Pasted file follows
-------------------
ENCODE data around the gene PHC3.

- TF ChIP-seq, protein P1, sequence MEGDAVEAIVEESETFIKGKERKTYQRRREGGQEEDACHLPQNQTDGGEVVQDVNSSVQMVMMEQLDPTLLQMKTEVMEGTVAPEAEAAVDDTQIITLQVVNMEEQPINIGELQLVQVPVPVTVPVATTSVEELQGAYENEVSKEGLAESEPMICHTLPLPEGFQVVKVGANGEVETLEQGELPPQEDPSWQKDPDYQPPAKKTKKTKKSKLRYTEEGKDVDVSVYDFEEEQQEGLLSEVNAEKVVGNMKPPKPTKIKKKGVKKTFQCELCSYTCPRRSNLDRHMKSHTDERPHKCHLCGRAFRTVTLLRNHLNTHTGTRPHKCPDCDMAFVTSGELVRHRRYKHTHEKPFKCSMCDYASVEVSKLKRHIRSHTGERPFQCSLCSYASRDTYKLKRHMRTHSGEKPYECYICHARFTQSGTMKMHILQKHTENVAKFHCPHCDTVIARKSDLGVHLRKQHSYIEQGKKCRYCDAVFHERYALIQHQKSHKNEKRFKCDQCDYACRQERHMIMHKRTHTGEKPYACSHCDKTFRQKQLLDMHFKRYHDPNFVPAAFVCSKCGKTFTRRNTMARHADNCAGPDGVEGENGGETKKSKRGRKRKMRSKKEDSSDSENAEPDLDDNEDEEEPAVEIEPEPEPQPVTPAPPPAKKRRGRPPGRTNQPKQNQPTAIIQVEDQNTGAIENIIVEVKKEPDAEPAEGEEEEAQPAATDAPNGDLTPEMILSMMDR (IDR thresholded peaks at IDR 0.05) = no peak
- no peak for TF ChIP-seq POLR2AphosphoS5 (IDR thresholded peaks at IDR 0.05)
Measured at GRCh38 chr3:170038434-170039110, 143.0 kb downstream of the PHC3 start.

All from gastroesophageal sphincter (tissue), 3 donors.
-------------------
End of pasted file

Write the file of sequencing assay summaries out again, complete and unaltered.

ENCODE data around the gene PHC3.

- TF ChIP-seq, protein P1, sequence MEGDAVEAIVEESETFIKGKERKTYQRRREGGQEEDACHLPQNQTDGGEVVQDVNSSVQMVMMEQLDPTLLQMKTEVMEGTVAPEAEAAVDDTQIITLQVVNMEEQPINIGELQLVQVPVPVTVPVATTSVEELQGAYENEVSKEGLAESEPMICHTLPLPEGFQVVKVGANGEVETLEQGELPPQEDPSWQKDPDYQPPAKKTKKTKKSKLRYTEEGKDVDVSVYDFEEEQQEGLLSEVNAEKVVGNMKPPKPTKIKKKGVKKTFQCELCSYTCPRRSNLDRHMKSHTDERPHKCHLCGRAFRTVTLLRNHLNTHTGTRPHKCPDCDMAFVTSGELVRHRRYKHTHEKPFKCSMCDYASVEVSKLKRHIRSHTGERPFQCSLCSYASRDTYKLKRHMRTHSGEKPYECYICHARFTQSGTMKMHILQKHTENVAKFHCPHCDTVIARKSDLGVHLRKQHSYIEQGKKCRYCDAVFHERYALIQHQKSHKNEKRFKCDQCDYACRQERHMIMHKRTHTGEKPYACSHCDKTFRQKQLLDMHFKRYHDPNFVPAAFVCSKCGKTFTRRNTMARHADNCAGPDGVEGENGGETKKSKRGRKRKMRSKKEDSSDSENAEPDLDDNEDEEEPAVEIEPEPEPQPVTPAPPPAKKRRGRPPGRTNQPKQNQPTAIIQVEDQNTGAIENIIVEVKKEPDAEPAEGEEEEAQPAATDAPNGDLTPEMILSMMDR (IDR thresholded peaks at IDR 0.05) = no peak
- no peak for TF ChIP-seq POLR2AphosphoS5 (IDR thresholded peaks at IDR 0.05)
Measured at GRCh38 chr3:170038434-170039110, 143.0 kb downstream of the PHC3 start.

All from gastroesophageal sphincter (tissue), 3 donors.